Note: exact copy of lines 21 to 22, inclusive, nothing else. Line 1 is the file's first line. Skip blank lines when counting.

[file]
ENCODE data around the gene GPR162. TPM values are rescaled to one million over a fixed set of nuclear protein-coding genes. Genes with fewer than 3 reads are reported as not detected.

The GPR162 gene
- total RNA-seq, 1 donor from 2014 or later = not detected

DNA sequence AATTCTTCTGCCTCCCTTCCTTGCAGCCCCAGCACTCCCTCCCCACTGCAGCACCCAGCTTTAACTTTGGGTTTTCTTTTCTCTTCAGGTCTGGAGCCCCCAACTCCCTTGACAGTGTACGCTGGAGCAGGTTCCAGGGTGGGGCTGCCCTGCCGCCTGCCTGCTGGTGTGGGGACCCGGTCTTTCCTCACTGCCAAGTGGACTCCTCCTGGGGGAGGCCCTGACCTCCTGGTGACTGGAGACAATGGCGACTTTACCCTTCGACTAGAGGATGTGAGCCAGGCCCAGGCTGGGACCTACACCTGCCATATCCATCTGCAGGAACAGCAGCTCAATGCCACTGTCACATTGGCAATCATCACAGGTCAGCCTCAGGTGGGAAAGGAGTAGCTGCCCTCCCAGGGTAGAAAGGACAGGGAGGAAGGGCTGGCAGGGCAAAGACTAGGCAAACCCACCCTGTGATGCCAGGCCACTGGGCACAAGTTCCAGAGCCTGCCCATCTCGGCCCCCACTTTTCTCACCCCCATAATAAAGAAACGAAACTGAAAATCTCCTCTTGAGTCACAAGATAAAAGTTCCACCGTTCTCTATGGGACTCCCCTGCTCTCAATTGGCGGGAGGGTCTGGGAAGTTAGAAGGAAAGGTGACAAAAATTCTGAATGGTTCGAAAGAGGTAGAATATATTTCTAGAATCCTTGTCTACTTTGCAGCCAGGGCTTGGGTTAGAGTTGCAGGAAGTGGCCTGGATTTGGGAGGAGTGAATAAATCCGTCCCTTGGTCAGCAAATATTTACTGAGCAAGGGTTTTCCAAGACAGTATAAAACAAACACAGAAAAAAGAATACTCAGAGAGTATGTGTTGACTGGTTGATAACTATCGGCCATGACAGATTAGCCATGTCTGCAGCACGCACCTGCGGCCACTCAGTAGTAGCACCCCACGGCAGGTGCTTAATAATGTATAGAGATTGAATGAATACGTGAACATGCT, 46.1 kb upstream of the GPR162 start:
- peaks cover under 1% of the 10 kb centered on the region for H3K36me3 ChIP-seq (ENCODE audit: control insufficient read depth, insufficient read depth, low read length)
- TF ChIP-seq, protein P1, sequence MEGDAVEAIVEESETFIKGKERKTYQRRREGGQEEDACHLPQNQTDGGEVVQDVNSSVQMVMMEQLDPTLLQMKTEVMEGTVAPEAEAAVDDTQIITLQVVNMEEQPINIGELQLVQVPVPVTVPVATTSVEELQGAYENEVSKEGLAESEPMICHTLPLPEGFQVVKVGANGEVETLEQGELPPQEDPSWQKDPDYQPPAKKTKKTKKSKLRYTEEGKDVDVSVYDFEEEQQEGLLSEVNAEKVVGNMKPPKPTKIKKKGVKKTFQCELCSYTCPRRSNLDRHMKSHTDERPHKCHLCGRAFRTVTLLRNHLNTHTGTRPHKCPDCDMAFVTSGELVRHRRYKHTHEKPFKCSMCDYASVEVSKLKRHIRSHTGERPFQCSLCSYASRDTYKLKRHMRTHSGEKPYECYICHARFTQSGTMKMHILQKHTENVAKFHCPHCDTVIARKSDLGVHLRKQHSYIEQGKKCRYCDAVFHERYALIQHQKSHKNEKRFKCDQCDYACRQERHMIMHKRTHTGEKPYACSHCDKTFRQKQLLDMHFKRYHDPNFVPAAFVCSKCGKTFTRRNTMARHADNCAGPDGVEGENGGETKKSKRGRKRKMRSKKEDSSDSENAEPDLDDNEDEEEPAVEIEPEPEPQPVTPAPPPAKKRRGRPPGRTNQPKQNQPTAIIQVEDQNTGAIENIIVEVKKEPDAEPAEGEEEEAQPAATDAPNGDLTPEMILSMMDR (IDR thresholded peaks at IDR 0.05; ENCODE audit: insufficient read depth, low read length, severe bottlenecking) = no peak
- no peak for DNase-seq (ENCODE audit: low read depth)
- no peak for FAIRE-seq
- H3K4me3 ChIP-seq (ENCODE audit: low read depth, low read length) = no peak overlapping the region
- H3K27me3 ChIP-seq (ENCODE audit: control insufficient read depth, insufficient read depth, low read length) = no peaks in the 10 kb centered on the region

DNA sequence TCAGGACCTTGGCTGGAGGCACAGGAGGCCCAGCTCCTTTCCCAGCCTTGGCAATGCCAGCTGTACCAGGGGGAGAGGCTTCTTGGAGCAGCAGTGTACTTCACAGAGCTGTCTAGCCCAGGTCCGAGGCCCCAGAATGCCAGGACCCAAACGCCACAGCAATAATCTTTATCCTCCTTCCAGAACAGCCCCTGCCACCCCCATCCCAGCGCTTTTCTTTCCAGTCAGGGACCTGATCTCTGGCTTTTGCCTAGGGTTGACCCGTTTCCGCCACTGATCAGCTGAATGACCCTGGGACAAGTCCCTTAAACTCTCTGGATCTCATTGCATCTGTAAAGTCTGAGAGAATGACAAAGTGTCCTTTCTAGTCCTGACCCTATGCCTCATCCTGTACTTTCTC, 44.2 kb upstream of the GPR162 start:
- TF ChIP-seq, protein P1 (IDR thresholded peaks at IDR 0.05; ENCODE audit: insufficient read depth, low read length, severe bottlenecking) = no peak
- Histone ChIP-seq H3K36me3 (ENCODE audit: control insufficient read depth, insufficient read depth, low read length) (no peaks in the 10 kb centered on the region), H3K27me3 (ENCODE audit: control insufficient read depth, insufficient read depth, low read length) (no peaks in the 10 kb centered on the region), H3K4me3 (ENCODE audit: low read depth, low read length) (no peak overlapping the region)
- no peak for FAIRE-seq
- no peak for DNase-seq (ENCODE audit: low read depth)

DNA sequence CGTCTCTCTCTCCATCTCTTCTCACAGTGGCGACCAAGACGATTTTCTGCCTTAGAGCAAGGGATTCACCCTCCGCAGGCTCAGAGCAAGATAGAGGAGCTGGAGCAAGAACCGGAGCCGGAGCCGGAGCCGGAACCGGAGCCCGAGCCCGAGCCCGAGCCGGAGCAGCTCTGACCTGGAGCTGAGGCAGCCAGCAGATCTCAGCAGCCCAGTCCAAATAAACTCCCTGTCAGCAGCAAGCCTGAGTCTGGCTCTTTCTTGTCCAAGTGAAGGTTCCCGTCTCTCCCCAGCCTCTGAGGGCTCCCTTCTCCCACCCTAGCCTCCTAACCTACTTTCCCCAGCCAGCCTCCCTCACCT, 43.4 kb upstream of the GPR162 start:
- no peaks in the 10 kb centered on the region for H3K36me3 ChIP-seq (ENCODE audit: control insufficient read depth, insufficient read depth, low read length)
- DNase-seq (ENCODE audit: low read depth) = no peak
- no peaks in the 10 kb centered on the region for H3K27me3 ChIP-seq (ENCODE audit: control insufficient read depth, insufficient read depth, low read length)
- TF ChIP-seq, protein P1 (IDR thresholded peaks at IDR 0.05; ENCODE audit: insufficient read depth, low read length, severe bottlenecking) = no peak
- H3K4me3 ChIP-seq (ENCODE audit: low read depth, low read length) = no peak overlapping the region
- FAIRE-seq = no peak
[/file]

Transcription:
- H3K4me3 ChIP-seq (ENCODE audit: low read depth, low read length) = no peak overlapping the region
- FAIRE-seq = no peak